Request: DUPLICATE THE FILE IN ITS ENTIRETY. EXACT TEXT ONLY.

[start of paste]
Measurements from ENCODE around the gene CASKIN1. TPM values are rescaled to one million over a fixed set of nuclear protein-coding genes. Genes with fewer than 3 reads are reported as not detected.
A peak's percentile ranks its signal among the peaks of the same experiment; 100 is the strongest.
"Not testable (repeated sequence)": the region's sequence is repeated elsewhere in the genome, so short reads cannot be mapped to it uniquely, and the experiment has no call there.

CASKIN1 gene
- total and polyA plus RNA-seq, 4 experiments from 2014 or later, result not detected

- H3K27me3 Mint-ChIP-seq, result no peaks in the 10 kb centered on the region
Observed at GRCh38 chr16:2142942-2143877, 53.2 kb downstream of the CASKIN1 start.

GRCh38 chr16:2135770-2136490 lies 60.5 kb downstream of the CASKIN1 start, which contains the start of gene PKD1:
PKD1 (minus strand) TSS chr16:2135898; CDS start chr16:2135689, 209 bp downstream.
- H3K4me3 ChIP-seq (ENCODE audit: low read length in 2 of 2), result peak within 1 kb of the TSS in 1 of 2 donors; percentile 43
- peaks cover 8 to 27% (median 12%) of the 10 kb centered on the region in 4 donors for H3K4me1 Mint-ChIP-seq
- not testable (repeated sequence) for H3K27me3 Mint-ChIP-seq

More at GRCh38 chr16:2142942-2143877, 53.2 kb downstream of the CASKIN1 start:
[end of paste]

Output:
Measurements from ENCODE around the gene CASKIN1. TPM values are rescaled to one million over a fixed set of nuclear protein-coding genes. Genes with fewer than 3 reads are reported as not detected.
A peak's percentile ranks its signal among the peaks of the same experiment; 100 is the strongest.
"Not testable (repeated sequence)": the region's sequence is repeated elsewhere in the genome, so short reads cannot be mapped to it uniquely, and the experiment has no call there.

CASKIN1 gene
- total and polyA plus RNA-seq, 4 experiments from 2014 or later, result not detected

- H3K27me3 Mint-ChIP-seq, result no peaks in the 10 kb centered on the region
Observed at GRCh38 chr16:2142942-2143877, 53.2 kb downstream of the CASKIN1 start.

GRCh38 chr16:2135770-2136490 lies 60.5 kb downstream of the CASKIN1 start, which contains the start of gene PKD1:
PKD1 (minus strand) TSS chr16:2135898; CDS start chr16:2135689, 209 bp downstream.
- H3K4me3 ChIP-seq (ENCODE audit: low read length in 2 of 2), result peak within 1 kb of the TSS in 1 of 2 donors; percentile 43
- peaks cover 8 to 27% (median 12%) of the 10 kb centered on the region in 4 donors for H3K4me1 Mint-ChIP-seq
- not testable (repeated sequence) for H3K27me3 Mint-ChIP-seq

More at GRCh38 chr16:2142942-2143877, 53.2 kb downstream of the CASKIN1 start: